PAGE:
At these extreme temperatures, the solar arrays that power the spacecraft will retract. This manoeuvre will allow the instruments and power sources to remain close to room temperature in the shadow of the carbon composite shield. Just as well, as the spacecraft will experience radiation 475 times more intense than Earth orbit.

Any errors in the planned spacecraft trajectories could result in the probe sinking deeper into the sun’s atmosphere, which is several million degrees hot. This could ultimately destroy the spacecraft.

Solar science

So what can we learn from this risky mission? The dynamic activity brought about by supercharged particles and radiation being released from the sun – encountering the Earth as they pass through the inner solar system – is called space weather. The consequences of space weather can be catastrophic, including the loss of satellite communications, changes to the orbits of spacecraft around Earth and damaging surges throughout global power grids. Most important is the risk to astronauts exposed to the powerful ionising radiation.

The devastating cost of such fierce electromagnetic storms has been estimated at $2 trillion, resulting in space weather being formally listed in the UK’s National Risk Registry.

Parker probe.
NASA

The new solar probe will revolutionise our understanding of what conditions are necessary in the sun’s atmosphere to generate severe bouts of space weather by making direct measurements of the magnetic fields, plasma densities and atmosphere temperatures for the first time. In a similar way to how an elastic band can snap following excessive stretching, it is believed that the continual twisting and churning of the magnetic field lines that permeate the solar atmosphere may give rise to particle acceleration and radiation bombardment. Once the magnetic fields break, we can experience severe space weather.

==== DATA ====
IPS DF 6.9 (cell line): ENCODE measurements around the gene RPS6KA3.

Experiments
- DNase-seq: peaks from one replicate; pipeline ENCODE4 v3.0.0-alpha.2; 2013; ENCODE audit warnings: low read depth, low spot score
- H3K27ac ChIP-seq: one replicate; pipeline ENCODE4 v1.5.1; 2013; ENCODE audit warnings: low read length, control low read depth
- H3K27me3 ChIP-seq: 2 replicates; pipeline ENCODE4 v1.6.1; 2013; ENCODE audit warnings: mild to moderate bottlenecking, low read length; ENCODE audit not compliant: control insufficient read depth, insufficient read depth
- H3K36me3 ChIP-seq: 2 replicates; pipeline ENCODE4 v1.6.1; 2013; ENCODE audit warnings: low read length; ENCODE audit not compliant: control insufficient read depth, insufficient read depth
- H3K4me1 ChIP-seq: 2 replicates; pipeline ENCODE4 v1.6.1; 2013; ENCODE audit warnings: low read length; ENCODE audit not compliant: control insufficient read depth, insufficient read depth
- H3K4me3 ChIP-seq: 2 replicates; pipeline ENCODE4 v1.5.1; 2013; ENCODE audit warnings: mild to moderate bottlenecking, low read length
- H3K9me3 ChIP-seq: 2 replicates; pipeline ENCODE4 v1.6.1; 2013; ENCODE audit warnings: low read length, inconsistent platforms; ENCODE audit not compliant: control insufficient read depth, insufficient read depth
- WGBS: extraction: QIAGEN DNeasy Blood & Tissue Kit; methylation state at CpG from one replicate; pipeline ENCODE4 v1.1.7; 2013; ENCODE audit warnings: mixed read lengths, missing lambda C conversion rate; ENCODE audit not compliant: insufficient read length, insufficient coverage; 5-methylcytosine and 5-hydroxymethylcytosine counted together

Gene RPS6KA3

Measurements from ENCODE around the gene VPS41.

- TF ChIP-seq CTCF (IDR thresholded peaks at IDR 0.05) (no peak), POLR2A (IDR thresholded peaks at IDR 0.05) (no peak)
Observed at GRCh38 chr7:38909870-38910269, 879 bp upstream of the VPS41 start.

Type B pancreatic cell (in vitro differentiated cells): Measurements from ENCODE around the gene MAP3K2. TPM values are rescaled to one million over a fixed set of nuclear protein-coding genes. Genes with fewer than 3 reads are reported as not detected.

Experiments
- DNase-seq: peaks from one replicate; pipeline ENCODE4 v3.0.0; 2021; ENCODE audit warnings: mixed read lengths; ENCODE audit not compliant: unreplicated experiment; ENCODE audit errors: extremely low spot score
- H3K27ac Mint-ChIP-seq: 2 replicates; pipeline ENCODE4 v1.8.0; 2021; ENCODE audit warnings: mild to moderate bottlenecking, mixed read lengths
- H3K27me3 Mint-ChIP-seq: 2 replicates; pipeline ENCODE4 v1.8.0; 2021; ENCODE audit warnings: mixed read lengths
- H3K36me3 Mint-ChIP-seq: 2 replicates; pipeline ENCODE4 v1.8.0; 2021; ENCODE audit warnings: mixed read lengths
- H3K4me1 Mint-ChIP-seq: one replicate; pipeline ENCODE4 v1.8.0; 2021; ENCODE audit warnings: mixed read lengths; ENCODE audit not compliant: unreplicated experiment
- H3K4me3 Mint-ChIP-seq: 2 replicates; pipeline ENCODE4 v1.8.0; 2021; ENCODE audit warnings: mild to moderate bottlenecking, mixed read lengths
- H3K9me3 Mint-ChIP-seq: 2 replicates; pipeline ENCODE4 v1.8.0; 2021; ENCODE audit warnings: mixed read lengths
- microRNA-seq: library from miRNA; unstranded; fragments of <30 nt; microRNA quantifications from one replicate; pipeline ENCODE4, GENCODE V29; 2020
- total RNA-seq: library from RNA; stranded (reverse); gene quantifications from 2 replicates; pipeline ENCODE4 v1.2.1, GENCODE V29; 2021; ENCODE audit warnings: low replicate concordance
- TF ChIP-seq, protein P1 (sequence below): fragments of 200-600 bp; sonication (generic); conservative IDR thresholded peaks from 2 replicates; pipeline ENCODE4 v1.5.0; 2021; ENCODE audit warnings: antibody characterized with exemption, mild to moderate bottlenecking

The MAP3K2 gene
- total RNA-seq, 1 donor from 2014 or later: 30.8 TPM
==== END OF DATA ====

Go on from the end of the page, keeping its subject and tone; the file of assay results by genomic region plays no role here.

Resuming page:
Unfortunately, we presently have no direct method of sampling the sun’s magnetic fields. Scientists are attempting to uncover new techniques that will allow the twists, strengths and directions of the sun’s powerful fields to be determined, but so far they can’t provide an accurate enough understanding. This is where the Parker probe will provide a new age of understanding, since it will be able to sample the sun’s powerful magnetic fields while there.

Round-the-clock observations and direct measurements of the atmospheric conditions responsible for increased levels of space weather are paramount in order to provide crucial warning of imminent solar threats. An instrument suite on-board the probe, the FIELDS suite, will provide such unprecedented information. Scientists can then feed this into intensive computer models, ultimately allowing space, aviation, power and telecommunication authorities to be alerted when potentially devastating space weather is imminent.

Of course, understanding the origins of space weather also has implications for other important areas of astrophysical research. It will allow space agencies to better protect astronauts during future manned missions to Mars, where the thinner Martian atmosphere offers little protection to incoming solar radiation.

The ConversationAlso, by being able to accurately model the effects of the streaming solar wind, future spacecraft will be able to effectively use solar sails to help them reach further into the depths of the solar system, perhaps eventually opening up the possibility of truly interstellar travel.

David Jess, Lecturer and STFC Ernest Rutherford Fellow, Queen’s University Belfast

This article was originally published on The Conversation. Read the original article.

Could cold spot in the sky be a bruise from a collision with a parallel universe?

Ivan Baldry, Liverpool John Moores University